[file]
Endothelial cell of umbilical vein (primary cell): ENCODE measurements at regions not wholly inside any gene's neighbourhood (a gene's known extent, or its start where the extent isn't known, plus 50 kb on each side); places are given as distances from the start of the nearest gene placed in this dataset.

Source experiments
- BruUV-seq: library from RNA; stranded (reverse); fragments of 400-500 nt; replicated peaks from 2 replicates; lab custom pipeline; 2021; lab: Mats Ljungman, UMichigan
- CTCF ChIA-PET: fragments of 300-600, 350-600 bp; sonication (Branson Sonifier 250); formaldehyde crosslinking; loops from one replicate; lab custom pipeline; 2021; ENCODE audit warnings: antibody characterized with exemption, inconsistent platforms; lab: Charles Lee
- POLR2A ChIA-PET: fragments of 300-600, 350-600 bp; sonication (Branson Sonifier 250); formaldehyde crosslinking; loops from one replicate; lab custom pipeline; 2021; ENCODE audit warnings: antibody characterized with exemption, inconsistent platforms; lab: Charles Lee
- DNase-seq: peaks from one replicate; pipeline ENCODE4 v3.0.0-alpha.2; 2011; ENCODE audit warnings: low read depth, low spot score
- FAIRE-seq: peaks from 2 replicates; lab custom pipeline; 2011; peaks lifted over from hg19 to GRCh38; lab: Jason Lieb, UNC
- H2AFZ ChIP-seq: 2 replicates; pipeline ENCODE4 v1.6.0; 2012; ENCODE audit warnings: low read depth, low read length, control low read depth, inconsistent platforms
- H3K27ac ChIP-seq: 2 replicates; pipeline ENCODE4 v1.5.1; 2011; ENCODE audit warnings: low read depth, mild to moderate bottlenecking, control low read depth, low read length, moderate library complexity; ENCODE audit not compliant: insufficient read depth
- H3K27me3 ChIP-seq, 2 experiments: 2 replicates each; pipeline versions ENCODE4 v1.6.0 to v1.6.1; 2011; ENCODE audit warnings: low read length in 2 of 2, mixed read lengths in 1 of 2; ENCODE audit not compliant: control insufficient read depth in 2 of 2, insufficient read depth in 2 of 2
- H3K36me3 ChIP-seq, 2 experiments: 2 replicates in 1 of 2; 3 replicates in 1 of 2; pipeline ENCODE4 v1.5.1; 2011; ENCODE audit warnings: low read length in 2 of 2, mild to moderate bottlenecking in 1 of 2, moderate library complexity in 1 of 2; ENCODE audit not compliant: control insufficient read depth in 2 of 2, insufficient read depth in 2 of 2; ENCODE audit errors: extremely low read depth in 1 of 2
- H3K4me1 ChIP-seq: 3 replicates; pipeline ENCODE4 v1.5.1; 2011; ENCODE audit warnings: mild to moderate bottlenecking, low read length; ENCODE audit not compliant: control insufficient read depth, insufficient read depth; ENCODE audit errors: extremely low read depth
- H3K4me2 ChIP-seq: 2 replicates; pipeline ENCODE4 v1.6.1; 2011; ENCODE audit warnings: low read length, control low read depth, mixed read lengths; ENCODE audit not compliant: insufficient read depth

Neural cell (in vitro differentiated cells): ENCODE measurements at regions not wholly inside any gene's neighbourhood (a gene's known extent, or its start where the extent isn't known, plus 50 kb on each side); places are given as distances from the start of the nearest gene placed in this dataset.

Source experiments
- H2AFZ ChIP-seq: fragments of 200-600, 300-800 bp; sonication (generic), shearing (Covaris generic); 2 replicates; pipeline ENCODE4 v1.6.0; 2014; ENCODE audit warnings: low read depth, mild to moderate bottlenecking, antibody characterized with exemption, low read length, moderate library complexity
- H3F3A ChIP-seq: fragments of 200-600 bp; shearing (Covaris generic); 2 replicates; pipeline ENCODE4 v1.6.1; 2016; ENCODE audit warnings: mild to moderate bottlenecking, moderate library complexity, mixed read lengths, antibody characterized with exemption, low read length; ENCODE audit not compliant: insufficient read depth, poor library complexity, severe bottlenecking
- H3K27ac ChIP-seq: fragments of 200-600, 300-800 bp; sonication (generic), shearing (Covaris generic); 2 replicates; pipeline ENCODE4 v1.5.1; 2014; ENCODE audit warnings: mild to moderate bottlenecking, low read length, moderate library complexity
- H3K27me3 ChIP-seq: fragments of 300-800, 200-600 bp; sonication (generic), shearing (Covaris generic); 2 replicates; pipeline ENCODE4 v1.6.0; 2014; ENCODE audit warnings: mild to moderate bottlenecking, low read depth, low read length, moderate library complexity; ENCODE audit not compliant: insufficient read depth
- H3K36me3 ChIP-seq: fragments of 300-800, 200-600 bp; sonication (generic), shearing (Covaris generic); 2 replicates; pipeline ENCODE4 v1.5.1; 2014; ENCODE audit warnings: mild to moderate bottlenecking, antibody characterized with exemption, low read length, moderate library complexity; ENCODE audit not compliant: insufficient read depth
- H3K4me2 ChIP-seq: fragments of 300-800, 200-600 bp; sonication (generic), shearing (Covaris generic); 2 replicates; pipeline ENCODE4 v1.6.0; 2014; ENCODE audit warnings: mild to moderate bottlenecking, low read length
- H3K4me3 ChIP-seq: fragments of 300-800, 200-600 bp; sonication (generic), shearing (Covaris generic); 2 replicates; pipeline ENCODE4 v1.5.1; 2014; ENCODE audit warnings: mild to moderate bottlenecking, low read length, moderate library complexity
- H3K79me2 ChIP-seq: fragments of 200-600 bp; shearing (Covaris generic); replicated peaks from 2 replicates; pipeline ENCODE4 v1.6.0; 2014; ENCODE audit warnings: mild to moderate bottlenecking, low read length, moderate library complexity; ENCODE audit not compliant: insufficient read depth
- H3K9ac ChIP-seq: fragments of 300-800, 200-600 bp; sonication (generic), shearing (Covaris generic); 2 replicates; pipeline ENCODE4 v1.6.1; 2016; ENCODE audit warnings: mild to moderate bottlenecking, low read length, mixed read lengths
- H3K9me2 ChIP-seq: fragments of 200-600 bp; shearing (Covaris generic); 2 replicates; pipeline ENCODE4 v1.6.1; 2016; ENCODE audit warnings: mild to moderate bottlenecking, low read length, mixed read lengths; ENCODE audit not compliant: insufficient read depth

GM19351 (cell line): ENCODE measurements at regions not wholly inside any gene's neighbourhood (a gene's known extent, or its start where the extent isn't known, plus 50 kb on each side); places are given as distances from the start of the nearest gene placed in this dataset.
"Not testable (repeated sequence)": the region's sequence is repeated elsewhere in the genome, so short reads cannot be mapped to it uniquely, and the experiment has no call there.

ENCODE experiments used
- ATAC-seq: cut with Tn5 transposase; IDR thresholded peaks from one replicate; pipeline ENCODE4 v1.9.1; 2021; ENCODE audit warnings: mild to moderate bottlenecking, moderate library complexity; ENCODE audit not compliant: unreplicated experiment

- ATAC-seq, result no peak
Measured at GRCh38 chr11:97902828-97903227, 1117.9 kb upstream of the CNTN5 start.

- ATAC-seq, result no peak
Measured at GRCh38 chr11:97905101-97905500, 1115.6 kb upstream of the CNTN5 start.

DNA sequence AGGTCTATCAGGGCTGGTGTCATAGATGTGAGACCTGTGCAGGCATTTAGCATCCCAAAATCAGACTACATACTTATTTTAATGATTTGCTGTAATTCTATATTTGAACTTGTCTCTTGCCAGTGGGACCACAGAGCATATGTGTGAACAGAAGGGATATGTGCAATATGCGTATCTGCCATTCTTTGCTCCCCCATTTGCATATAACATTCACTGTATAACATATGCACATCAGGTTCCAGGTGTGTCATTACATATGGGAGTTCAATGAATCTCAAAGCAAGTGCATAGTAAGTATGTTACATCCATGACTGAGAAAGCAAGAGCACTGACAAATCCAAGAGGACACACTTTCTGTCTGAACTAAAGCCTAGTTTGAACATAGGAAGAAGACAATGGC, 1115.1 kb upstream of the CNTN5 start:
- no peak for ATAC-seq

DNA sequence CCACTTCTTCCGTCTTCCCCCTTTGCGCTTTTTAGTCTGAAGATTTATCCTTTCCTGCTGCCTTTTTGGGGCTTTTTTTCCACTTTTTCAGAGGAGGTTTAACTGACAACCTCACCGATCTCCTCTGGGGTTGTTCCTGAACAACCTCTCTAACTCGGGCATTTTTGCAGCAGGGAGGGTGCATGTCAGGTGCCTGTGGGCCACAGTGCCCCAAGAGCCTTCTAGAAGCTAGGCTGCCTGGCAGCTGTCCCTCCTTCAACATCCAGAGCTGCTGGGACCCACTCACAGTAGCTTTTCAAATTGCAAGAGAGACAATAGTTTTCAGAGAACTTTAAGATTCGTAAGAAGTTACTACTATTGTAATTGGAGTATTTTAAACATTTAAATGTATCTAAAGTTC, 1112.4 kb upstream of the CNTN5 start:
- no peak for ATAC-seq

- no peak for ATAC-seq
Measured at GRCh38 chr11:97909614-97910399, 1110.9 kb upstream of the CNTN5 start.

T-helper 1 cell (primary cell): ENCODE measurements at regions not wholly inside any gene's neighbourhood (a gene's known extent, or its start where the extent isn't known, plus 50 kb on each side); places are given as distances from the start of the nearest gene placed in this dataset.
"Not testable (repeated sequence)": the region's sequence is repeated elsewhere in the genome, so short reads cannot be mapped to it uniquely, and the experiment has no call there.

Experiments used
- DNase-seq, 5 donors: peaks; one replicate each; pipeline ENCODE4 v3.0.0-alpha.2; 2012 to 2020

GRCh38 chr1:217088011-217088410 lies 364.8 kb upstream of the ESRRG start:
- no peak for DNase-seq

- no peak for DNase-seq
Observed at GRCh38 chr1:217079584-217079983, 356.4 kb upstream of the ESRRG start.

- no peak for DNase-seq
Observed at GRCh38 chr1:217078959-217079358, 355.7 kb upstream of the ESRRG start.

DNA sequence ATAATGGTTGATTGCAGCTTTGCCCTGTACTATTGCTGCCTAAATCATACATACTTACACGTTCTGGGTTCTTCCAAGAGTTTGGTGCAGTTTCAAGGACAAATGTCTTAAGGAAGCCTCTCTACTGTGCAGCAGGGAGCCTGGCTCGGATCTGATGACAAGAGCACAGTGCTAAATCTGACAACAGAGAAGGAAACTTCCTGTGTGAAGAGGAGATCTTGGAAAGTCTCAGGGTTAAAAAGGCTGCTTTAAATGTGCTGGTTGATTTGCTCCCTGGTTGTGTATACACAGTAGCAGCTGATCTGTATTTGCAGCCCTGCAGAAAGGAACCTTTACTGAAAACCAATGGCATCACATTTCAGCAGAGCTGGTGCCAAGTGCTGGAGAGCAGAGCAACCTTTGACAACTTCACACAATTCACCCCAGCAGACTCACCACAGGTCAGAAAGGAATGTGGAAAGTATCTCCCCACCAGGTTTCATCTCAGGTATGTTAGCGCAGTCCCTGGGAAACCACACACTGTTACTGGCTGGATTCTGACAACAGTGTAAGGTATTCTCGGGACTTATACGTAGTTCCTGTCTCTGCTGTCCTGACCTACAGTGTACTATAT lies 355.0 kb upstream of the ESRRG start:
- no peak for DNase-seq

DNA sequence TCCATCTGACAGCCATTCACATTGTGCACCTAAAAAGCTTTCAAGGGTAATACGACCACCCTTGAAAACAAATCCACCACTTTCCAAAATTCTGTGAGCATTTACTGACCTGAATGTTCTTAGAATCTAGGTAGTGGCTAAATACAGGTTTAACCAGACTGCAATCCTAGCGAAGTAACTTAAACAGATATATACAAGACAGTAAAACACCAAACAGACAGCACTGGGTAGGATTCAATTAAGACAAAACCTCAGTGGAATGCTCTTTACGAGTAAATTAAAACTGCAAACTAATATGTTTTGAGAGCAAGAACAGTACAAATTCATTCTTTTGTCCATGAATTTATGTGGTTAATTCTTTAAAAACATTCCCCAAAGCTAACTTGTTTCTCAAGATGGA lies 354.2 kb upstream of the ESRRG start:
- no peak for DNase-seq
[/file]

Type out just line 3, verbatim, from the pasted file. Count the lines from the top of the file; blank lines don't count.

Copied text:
- BruUV-seq: library from RNA; stranded (reverse); fragments of 400-500 nt; replicated peaks from 2 replicates; lab custom pipeline; 2021; lab: Mats Ljungman, UMichigan